The Wisconsin Lottery has attributed the decrease in pull-tab ticket sales, at least in part, to competition from private pull-tab vendors that operate illegally or under a statutory exemption allowing any business to offer a game of chance with its products as part of a promotion. It does not expect pull-tab ticket sales to increase significantly unless illegal private games cease and the statutory exemption allowing legal pull-tab games is modified.

Wisconsin participates in Powerball, a lotto game played in 31 jurisdictions and administered by the Multi-State Lottery Association. During FY 2007-08, Powerball sales in Wisconsin totaled $93.7 million.

Currently, the Wisconsin Lottery also offers five other lotto games that are sold only in Wisconsin. During FY 2006-07 and FY 2007-08, it introduced two raffle-style lotto games in which a limited number of tickets were sold for a one-time drawing. However, both games fell far short of their sales goal of 500,000 tickets.

The Wisconsin Lottery is conducting market research to determine how to improve the performance of raffle-style games and considering the possibility of introducing another raffle-style game in 2010.


Product Information Services Contract

The Wisconsin Lottery contracts with Hoffman York, a Milwaukee-based advertising firm, for product information services that publicize lottery games.

From FY 1990-91 through FY 2006-07, the Wisconsin Lottery’s annual product information budget was $4.6 million. 2007 Wisconsin Act 20 increased the budget to $7.5 million in each year of the 2007-09 biennium. Almost all of these funds are paid to Hoffman York, which received $7.2 million in FY 2007-08 and used the funds primarily to purchase media time to publicize games.

Although the Wisconsin Lottery is contractually required to formally evaluate Hoffman York’s performance annually, we found that it has not done so. Instead, agency officials provide ongoing verbal feedback and conduct quarterly surveys of Wisconsin residents to gauge their awareness and opinions of the Wisconsin Lottery. During the course of our audit, the Wisconsin Lottery began developing an evaluation form for its product information contractor.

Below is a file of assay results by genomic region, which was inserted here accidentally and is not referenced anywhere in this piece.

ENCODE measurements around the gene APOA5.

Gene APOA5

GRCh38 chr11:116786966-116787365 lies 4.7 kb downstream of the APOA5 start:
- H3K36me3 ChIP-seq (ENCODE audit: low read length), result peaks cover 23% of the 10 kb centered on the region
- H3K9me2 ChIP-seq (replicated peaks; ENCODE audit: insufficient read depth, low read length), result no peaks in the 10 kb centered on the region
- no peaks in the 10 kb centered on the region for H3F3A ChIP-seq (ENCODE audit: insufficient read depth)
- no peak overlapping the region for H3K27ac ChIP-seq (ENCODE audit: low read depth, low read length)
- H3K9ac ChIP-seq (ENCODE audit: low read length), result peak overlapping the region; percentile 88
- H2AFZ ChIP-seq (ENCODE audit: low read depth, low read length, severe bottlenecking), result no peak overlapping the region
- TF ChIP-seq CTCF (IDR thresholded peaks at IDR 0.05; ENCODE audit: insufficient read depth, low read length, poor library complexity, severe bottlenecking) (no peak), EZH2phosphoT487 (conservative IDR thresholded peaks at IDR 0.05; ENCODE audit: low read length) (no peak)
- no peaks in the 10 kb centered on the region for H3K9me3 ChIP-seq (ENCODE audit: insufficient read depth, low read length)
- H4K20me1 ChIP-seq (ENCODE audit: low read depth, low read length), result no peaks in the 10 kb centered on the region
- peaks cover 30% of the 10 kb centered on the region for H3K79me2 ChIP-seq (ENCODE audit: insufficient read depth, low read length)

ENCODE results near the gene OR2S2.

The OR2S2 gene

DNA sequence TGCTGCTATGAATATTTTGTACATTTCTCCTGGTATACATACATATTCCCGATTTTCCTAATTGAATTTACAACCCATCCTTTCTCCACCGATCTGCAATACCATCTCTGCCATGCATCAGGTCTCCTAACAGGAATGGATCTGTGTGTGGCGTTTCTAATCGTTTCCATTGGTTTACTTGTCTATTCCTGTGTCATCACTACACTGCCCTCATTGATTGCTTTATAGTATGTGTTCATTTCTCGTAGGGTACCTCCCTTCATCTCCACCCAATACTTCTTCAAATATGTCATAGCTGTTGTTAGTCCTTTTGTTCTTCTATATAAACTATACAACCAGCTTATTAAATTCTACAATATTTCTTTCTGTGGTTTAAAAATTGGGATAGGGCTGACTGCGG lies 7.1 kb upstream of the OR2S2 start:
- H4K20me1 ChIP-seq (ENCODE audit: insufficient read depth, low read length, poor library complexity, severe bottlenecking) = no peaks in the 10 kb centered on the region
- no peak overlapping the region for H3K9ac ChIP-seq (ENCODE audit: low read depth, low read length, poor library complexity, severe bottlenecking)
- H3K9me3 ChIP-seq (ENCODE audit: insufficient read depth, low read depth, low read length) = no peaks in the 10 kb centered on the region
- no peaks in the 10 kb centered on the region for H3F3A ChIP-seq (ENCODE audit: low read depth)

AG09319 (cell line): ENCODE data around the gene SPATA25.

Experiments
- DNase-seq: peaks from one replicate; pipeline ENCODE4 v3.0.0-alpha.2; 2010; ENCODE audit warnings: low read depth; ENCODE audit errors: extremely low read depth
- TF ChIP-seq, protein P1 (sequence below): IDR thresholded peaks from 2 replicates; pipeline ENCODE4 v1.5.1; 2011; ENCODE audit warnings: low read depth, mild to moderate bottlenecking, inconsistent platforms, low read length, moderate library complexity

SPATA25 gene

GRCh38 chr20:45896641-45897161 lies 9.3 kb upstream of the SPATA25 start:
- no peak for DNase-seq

To measure the effectiveness of Hoffman York’s product information services, the Wisconsin Lottery compared initial 12-week ticket sales for 16 publicized scratch-off games with average 12-week sales data for comparable unpublicized scratch-off games that were introduced during the same period.

We identified two ways for improving how the Wisconsin Lottery evaluates its product information services. First, it should include product information costs in its evaluation tool for instant games. Second, it should require Hoffman York to regularly report on the amounts spent to publicize individual games.


Operations Contract

The Wisconsin Lottery contracts with GTECH Corporation, a Rhode Island–based firm, for operations services that include telecommunications and instant and lotto ticket validation and tracking. Under the terms of the contract, GTECH receives 2.54 percent of lottery ticket sales, less any liquidated damages. In FY 2007-08, the Wisconsin Lottery paid GTECH $12.3 million. In recent years, it has improved its evaluation of GTECH’s performance.

The GTECH contract authorizes the Wisconsin Lottery to assess liquidated damages to recover lost revenue when GTECH’s telecommunications systems fail or there are problems related to validating tickets. A total of $1.5 million in liquidated damages has been assessed under the current contract. However, we found that the Wisconsin Lottery has not always assessed the liquidated damages allowed. In FY 2007-08, there were 30 incidents for which liquidated damages could have been assessed, but GTECH was assessed for only 18, and all assessments were for less than the maximum allowable amount.

It is appropriate for the Wisconsin Lottery to use its judgment in determining whether to assess contractually required liquidated damages, particularly when problems occur that are outside of GTECH’s control. However, if GTECH is at fault for a problem, as appears to have been the case in some of the 30 incidents in FY 2007-08, it is important for the Wisconsin Lottery to assess liquidated damages at a level that fully recovers its actual losses and encourages improved contractor performance.



We include recommendations for the Wisconsin Lottery to:

  • annually evaluate its product information contractor and provide a copy of its evaluation form to the Joint Legislative Audit Committee by March 13, 2009 (p. 31);
  • include product information costs in the evaluation tool it uses to assess instant games (p. 33);
  • require its product information contractor to report quarterly on expenditures associated with specific games (p. 33); and
  • review its procedures for assessing liquidated damages against its operations contractor (p. 37).